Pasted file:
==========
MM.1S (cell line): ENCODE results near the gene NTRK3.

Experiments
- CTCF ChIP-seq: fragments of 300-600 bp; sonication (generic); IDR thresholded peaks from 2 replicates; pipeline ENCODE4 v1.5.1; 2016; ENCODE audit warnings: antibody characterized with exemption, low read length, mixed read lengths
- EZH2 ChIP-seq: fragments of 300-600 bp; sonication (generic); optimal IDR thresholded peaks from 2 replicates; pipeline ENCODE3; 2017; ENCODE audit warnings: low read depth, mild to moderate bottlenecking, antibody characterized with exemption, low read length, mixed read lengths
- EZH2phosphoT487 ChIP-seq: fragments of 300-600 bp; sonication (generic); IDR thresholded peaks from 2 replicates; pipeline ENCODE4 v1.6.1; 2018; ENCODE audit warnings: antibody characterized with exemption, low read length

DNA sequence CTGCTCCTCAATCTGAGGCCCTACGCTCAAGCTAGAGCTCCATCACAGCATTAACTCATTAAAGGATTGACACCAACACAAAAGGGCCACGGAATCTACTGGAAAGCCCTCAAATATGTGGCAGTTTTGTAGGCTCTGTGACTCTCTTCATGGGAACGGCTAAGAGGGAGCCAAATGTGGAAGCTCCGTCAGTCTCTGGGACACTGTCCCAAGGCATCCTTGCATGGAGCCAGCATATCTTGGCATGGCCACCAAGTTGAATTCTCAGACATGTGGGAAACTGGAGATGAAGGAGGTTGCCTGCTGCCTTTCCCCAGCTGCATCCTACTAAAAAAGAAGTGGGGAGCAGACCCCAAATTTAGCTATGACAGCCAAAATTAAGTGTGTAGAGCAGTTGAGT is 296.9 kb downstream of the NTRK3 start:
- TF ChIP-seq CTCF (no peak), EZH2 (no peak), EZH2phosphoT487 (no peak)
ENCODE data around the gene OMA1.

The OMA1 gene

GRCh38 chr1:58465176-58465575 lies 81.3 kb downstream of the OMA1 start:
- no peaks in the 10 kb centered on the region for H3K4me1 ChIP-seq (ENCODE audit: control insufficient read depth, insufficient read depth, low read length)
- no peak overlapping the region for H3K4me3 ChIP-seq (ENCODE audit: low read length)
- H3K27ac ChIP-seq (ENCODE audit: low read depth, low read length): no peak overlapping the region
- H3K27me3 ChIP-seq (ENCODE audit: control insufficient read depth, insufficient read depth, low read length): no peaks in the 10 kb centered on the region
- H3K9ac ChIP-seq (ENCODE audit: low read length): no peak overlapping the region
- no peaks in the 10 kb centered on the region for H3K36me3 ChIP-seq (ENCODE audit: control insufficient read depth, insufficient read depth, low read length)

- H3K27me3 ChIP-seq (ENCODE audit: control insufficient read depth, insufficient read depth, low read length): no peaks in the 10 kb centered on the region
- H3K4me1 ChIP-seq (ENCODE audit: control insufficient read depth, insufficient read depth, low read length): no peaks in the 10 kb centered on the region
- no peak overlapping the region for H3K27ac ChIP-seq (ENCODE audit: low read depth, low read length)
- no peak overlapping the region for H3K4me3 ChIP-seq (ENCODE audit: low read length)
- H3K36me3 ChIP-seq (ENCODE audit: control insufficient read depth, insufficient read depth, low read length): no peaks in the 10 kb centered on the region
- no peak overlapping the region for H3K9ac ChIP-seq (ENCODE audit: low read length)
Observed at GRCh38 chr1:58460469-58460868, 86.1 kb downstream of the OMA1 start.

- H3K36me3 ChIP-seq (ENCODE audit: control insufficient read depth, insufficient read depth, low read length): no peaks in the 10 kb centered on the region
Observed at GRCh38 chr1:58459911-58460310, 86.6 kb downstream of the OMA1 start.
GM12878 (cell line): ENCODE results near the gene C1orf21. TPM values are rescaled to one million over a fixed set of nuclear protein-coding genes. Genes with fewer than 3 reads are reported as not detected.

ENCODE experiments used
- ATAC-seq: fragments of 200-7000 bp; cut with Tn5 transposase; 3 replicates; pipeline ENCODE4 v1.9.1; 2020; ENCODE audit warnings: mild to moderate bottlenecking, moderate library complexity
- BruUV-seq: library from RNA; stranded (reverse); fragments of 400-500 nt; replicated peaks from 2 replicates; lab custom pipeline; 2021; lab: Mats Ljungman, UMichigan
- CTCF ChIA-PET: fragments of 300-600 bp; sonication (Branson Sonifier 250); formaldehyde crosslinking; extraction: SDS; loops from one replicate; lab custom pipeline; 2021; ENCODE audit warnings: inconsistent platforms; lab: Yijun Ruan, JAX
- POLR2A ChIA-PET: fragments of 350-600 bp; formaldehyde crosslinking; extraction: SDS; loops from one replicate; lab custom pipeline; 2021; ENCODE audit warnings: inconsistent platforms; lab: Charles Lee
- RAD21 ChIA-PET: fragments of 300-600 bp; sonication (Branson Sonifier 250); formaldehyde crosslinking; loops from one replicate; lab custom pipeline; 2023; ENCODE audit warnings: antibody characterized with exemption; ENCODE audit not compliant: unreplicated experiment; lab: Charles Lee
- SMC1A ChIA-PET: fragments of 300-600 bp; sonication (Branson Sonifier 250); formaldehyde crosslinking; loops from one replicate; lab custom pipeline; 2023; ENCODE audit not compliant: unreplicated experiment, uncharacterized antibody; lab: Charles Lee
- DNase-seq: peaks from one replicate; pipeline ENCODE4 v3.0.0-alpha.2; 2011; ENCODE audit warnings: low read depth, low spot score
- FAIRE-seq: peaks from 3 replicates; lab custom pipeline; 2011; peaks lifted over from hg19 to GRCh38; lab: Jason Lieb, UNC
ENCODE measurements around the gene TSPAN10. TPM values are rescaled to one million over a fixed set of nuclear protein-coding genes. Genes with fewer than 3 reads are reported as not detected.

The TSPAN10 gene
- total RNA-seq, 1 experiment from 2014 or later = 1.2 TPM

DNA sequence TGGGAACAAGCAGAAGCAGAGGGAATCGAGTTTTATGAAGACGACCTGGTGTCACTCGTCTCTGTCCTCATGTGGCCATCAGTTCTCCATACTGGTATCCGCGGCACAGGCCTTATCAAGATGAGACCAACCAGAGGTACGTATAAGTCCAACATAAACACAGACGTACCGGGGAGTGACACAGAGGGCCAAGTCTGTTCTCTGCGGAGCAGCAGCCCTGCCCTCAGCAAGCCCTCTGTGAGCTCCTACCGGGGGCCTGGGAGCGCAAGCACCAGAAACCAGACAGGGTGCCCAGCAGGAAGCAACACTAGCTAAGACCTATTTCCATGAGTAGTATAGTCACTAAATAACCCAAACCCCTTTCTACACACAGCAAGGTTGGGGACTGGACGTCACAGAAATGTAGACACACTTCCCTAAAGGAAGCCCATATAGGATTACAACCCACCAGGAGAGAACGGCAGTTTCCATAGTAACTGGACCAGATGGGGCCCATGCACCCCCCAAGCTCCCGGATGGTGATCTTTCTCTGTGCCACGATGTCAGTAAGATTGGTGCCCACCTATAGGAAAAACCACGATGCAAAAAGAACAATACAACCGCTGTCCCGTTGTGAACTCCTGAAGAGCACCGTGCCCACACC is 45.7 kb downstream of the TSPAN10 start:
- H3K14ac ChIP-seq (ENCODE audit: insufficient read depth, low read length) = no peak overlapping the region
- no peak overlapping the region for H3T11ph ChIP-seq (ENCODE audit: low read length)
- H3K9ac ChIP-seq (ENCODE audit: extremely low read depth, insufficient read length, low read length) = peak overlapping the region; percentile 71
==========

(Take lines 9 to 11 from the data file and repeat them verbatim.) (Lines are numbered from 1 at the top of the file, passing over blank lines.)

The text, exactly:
The OMA1 gene

GRCh38 chr1:58465176-58465575 lies 81.3 kb downstream of the OMA1 start:
- no peaks in the 10 kb centered on the region for H3K4me1 ChIP-seq (ENCODE audit: control insufficient read depth, insufficient read depth, low read length)